species_idSF  1.87613    0.04504  41.656  < 2e-16 ***
species_idSH  2.10024    0.03572  58.803  < 2e-16 ***
species_idSO  1.80152    0.04504  40.000  < 2e-16 ***
species_idSS  2.32672    0.15075  15.434  < 2e-16 ***
---
Signif. codes:  0 '***' 0.001 '**' 0.01 '*' 0.05 '.' 0.1 ' ' 1

(Dispersion parameter for gaussian family taken to be 0.04351748)

    Null deviance: 17905.2  on 32282  degrees of freedom
Residual deviance:  1403.8  on 32258  degrees of freedom
  (3266 observations deleted due to missingness)
AIC: -9551.9

Number of Fisher Scoring iterations: 2
Question
Should the coeficient estimates between this Gaussian glm() and the previous lm() be different?
Answer
It’s possible. The lm() function uses a different (less general) fitting procedure than the glm() function, which uses IWLS. But with 64 bits used to store very precise numbers, it’s rare to encounter an noticeable difference.

Logistic Regression

Calling glm with family = binomial using the default “logit” link performs logistic regression.

animals$sex <- factor(animals$sex)
fit <- glm(sex ~ log(hindfoot_length),
           family = binomial,
           data = animals)
> summary(fit)

Call:
glm(formula = sex ~ log(hindfoot_length), family = binomial, 
    data = animals)

Deviance Residuals: 
   Min      1Q  Median      3Q     Max  
-1.313  -1.214   1.075   1.120   1.423  

Coefficients:
                     Estimate Std. Error z value Pr(>|z|)    
(Intercept)          -0.73611    0.11123  -6.618 3.64e-11 ***
log(hindfoot_length)  0.25205    0.03333   7.563 3.93e-14 ***
---
Signif. codes:  0 '***' 0.001 '**' 0.01 '*' 0.05 '.' 0.1 ' ' 1

(Dispersion parameter for binomial family taken to be 1)

    Null deviance: 43408  on 31369  degrees of freedom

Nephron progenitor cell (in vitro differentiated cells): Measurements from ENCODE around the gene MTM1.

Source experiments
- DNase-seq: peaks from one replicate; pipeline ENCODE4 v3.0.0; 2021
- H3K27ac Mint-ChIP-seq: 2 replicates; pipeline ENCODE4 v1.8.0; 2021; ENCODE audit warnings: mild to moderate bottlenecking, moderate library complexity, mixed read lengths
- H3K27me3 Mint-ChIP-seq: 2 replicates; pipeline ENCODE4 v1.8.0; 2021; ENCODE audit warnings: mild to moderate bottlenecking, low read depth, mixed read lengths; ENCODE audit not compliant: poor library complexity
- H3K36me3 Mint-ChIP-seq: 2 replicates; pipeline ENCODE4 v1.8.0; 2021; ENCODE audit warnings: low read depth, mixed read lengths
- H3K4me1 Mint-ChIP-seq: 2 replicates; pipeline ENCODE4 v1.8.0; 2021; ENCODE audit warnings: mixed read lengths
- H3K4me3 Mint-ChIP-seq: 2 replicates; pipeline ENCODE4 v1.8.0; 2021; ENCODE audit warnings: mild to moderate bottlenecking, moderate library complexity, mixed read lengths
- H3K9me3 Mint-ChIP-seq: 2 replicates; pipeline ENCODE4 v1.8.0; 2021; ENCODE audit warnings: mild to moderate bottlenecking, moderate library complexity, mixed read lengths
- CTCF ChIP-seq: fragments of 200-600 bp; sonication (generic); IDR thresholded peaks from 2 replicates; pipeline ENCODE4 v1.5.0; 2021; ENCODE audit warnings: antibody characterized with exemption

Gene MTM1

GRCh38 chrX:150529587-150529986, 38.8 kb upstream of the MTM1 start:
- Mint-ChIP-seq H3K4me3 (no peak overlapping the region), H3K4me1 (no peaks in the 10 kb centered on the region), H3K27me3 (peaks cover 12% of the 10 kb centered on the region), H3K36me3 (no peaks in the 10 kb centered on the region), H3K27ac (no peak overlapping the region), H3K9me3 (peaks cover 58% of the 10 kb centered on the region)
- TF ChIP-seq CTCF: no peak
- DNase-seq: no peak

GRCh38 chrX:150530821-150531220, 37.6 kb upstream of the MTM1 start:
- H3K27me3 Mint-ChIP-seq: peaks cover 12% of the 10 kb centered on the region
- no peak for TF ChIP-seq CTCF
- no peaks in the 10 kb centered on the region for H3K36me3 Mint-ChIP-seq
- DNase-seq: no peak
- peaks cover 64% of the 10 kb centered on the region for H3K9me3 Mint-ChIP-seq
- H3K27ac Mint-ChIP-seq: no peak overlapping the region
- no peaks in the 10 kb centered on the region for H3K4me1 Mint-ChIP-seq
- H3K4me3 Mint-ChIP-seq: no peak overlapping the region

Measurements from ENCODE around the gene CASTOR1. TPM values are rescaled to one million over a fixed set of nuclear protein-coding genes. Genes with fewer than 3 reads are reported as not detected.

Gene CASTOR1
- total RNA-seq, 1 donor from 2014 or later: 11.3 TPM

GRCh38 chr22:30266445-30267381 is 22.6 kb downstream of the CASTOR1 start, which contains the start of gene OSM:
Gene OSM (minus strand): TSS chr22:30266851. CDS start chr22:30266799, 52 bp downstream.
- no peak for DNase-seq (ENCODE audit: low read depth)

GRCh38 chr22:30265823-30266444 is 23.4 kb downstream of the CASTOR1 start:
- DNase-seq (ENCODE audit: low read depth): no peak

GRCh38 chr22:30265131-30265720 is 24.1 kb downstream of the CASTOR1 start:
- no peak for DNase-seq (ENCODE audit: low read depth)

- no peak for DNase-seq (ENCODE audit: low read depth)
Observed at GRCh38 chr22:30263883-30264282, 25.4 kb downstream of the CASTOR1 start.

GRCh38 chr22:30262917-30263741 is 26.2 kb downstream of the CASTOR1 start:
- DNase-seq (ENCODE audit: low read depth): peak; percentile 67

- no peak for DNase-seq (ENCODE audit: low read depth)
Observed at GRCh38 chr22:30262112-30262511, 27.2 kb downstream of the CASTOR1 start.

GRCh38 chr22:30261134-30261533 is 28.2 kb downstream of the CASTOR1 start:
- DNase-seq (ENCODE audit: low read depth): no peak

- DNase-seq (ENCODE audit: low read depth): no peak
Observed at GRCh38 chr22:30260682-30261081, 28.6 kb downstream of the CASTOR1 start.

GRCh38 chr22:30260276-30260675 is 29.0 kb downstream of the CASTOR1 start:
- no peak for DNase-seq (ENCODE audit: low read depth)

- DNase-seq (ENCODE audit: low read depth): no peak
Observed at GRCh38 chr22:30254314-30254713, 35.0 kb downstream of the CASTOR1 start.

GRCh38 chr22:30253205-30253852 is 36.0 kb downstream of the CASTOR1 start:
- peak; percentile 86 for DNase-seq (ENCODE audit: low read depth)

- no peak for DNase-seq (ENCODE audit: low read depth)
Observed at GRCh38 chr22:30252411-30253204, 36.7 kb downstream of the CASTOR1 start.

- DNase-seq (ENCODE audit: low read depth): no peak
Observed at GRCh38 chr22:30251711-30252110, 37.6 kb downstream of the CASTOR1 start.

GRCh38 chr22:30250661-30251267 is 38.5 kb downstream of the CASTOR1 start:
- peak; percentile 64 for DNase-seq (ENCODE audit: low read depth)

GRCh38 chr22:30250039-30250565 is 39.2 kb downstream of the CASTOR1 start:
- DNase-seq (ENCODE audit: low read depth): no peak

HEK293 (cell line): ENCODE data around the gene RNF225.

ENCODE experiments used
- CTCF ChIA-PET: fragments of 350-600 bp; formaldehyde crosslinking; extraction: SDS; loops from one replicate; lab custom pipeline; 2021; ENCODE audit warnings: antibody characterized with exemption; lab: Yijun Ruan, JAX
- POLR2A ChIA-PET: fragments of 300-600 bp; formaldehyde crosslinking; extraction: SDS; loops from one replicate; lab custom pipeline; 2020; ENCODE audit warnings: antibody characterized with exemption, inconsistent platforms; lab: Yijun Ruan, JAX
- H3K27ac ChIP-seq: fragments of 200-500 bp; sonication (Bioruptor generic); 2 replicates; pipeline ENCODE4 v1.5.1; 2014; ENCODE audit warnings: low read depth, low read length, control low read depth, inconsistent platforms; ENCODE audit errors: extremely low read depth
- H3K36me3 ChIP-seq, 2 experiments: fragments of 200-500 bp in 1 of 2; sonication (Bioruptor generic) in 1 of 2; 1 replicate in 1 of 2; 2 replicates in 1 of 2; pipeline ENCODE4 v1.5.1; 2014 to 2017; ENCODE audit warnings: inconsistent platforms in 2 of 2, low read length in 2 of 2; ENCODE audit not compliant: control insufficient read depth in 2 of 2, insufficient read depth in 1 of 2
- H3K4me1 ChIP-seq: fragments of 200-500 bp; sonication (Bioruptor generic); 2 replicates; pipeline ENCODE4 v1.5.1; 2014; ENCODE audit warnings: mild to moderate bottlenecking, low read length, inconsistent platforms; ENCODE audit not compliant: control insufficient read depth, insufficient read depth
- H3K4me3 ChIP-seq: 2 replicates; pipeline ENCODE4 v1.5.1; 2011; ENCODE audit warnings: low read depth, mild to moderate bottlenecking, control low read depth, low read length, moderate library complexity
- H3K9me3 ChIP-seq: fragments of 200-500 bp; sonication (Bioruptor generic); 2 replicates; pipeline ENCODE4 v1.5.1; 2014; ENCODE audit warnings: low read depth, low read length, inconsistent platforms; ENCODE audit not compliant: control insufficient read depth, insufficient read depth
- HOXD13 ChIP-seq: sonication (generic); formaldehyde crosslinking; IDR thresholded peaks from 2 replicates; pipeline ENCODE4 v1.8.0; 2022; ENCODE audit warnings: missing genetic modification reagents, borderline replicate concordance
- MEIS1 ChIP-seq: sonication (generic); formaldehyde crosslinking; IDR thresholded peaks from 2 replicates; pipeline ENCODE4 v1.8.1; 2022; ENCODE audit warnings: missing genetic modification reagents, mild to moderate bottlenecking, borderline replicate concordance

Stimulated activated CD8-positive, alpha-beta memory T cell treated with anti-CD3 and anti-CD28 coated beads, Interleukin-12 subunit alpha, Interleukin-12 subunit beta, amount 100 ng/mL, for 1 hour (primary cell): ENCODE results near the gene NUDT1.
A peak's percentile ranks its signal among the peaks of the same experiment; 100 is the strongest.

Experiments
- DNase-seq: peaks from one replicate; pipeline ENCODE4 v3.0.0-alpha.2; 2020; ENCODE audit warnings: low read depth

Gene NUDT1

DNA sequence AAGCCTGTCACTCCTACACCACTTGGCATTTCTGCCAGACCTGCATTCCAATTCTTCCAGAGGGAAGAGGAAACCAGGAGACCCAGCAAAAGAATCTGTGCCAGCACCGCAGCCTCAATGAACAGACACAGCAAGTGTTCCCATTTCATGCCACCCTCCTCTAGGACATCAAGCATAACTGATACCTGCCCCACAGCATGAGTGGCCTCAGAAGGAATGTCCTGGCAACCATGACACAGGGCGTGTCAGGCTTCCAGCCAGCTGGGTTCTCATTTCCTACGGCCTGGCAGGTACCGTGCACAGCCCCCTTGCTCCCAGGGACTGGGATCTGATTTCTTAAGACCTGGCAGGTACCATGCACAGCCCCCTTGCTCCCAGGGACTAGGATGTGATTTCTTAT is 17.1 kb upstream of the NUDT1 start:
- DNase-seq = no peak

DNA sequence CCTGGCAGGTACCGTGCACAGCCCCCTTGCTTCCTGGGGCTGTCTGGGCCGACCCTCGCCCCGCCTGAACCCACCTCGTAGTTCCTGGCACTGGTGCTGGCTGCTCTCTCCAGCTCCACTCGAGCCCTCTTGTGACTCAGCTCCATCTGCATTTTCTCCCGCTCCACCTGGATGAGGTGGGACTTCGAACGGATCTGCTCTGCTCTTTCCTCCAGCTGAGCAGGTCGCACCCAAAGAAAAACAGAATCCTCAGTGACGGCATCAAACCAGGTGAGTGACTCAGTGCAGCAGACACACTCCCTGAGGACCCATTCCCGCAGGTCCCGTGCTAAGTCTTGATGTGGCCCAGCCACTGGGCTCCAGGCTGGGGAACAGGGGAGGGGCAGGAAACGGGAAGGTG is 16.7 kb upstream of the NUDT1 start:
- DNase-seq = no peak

Residual deviance: 43351  on 31368  degrees of freedom
  (4179 observations deleted due to missingness)
AIC: 43355

Number of Fisher Scoring iterations: 3

Observation Weights

Both the lm() and glm() function allow a vector of weights the same length as the response. Weights can be necessary for logistic regression, depending on the format of the data. The binomial family glm() works with three different response variable formats.

  1. factor with only or coerced to two levels (binary)
  2. matrix with two columns for the count of “successes” and “failures”
  3. numeric proprtion of “successes” out of weights trials

Depending on your model, these three formats are not necesarilly interchangeable.

Top of Section


Linear Mixed Models

The lme4 package expands the formula “mini-language” to allow descriptions of “random effects”.

In the context of this package, variables added to the right of the ~ in the usual way are “fixed effects”—they consume a well-defined number of degrees of freedom. Variables added within (...|...) are “random effects”.

The “random intercepts” and “random slopes” models are the two most common extensions to a formula with one variable.

Formula Description
y ~ a constant and one fixed effect
y ~ (1 | b) + a random intercept for each level in b and one fixed effect
y ~ a + (a | b) random intercept and slope w.r.t. a for each level in b

Random Intercept

The lmer and glmer functions fit linear and generalized linear models with the lme4 formula syntax.

library(lme4)
fit <- lmer(
  hindfoot_length ~ (1|species_id) + log(weight),
  data = animals)
Warning: 'rBind' is deprecated.
 Since R version 3.2.0, base's rbind() should work fine with S4 objects
> summary(fit)
Linear mixed model fit by REML ['lmerMod']
Formula: hindfoot_length ~ (1 | species_id) + log(weight)
   Data: animals

REML criterion at convergence: 107596.2

Scaled residuals: 
     Min       1Q   Median       3Q      Max 
-17.3183  -0.5004   0.0254   0.5731  21.4700 

Random effects:
 Groups     Name        Variance Std.Dev.
 species_id (Intercept) 47.377   6.883   
 Residual                1.927   1.388   
Number of obs: 30738, groups:  species_id, 24